Sunday, September 27, 2015

Anderson et al. on Traffic and Happiness


"Superstitions, Street Traffic, and Subjective Well-Being" Fee Download 
NBER Working Paper No. w21551

MICHAEL L. ANDERSONU.C. Berkeley - Department of Agricultural and Resource Economics
FANGWEN LUUniversity of California, Berkeley; YIRAN ZHANGRenmin University of China
JUN YANGBeijing Transportation Research Center; PING QINRenmin University of China

Congestion plays a central role in urban and transportation economics. Existing estimates of congestion costs rely on stated or revealed preferences studies. We explore a complementary measure of congestion costs based on self-reported happiness. Exploiting quasi-random variation in daily congestion in Beijing that arises because of superstitions about the number four, we estimate a strong effect of daily congestion on self-reported happiness. When benchmarking this effect against the relationship between income and self-reported happiness we compute implied congestion costs that are several times larger than conventional estimates. Several factors, including the value of reliability and externalities on non-travelers, can reconcile our alternative estimates with the existing literature.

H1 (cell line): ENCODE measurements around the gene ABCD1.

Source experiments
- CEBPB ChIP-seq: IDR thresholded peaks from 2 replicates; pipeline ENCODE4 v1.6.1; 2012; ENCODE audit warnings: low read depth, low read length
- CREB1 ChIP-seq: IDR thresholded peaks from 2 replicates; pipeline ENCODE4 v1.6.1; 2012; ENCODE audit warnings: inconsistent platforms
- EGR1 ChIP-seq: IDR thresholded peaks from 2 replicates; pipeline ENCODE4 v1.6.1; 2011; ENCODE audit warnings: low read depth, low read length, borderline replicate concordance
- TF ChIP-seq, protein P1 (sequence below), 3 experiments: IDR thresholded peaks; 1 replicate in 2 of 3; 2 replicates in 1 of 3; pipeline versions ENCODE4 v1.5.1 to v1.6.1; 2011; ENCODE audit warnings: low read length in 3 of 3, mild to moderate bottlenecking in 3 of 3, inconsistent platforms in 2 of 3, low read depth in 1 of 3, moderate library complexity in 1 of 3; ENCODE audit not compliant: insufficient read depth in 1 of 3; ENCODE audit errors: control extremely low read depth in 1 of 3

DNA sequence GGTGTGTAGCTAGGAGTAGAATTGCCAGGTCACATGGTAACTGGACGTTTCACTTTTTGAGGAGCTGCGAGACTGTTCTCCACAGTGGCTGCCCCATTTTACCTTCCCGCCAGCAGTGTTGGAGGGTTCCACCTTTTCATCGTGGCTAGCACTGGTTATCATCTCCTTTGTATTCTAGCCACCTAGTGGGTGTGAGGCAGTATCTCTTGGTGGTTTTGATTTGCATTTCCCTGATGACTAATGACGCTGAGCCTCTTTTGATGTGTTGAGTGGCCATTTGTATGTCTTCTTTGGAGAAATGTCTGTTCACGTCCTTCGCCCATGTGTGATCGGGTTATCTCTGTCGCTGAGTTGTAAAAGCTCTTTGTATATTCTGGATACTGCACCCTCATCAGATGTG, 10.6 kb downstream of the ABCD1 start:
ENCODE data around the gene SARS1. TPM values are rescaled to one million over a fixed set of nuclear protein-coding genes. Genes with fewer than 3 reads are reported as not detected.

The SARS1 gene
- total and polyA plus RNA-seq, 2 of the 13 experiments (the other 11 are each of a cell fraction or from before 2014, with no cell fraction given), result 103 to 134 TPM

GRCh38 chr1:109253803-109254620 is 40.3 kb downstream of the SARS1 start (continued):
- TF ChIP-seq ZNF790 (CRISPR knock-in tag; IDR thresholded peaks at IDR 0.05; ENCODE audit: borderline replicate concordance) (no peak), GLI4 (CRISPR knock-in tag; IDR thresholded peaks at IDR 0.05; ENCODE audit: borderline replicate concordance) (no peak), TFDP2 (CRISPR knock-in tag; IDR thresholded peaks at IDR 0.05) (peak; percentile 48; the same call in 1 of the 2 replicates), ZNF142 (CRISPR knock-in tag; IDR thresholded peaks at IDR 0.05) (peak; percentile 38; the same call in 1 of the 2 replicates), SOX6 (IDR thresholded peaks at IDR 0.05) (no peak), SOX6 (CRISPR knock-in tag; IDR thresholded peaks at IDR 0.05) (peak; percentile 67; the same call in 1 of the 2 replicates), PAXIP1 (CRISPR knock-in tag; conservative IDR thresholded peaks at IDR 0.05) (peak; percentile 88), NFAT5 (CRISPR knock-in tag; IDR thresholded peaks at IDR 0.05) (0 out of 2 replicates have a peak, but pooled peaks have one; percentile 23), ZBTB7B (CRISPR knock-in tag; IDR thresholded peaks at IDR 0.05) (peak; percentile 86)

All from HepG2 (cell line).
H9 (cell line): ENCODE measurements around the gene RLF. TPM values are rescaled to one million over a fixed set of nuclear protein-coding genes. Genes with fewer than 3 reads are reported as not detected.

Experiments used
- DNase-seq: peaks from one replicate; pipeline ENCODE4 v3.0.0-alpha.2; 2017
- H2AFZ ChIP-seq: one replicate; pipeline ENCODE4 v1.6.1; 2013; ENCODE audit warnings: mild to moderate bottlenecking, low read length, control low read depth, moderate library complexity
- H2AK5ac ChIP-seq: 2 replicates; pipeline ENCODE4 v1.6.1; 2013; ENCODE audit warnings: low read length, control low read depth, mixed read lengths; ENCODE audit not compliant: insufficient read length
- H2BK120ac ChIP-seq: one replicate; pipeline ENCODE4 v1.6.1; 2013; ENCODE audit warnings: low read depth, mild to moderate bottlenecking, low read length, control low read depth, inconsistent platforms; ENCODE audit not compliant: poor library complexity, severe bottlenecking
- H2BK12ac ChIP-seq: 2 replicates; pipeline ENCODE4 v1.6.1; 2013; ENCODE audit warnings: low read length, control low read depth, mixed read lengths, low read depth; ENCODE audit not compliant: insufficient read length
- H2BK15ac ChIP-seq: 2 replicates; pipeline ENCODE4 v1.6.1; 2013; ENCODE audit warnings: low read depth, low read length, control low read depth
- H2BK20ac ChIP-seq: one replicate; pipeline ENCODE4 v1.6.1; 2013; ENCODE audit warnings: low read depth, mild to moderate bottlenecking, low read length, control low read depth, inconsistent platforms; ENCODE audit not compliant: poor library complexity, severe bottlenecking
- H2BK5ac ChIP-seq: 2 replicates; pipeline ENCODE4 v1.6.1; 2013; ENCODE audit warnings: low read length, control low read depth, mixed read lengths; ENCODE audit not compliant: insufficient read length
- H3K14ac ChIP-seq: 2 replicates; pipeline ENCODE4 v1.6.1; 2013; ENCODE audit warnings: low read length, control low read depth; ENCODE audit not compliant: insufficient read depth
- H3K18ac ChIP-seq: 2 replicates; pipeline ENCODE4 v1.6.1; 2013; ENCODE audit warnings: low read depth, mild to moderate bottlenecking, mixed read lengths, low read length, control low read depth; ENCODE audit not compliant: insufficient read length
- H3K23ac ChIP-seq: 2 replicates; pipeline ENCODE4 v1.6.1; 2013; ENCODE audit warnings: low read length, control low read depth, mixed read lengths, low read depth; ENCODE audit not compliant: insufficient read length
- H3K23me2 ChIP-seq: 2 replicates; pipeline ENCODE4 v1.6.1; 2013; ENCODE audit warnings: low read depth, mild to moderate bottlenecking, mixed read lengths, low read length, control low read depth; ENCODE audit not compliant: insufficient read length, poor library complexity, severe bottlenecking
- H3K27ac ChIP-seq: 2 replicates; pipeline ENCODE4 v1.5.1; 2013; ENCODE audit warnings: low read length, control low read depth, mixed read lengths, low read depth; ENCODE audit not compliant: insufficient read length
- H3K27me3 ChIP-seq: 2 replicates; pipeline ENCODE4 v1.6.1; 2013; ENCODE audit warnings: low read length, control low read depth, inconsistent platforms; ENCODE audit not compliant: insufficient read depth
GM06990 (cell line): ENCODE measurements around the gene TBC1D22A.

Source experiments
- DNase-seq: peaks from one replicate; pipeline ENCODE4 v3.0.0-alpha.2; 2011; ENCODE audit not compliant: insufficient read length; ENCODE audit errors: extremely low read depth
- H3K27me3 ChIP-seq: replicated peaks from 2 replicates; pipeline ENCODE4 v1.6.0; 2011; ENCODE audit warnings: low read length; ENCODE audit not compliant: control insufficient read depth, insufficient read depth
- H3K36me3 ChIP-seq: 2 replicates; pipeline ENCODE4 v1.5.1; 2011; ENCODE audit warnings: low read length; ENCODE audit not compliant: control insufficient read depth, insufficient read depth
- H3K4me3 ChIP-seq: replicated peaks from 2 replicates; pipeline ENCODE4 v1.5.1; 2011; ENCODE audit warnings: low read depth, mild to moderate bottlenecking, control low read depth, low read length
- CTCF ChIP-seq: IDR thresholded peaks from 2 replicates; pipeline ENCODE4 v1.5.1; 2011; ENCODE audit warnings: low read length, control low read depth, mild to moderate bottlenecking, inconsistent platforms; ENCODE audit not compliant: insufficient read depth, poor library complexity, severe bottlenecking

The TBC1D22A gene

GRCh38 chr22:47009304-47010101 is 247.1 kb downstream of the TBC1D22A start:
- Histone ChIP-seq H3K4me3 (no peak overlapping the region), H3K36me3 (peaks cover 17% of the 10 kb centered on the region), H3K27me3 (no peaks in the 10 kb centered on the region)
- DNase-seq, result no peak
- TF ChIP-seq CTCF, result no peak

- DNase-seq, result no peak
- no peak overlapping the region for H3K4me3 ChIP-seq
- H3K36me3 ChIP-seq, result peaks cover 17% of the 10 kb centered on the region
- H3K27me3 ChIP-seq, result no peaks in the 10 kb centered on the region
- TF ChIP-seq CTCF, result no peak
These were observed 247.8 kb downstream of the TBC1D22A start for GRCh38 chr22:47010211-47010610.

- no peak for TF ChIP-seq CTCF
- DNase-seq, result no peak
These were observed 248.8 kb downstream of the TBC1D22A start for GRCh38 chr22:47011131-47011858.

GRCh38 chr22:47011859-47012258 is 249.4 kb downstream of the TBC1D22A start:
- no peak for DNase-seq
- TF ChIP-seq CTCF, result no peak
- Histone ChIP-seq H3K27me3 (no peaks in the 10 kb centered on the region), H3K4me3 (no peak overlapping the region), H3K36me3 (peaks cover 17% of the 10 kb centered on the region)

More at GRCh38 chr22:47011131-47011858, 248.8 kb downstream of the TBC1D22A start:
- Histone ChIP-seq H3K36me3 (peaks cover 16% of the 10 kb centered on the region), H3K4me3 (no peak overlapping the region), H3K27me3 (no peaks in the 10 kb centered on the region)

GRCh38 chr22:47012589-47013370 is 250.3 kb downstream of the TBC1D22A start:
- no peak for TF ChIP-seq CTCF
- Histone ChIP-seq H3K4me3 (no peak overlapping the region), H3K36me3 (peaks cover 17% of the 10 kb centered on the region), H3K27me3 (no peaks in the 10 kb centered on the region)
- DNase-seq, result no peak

[Ed.: A fun and clever new identification strategy.]

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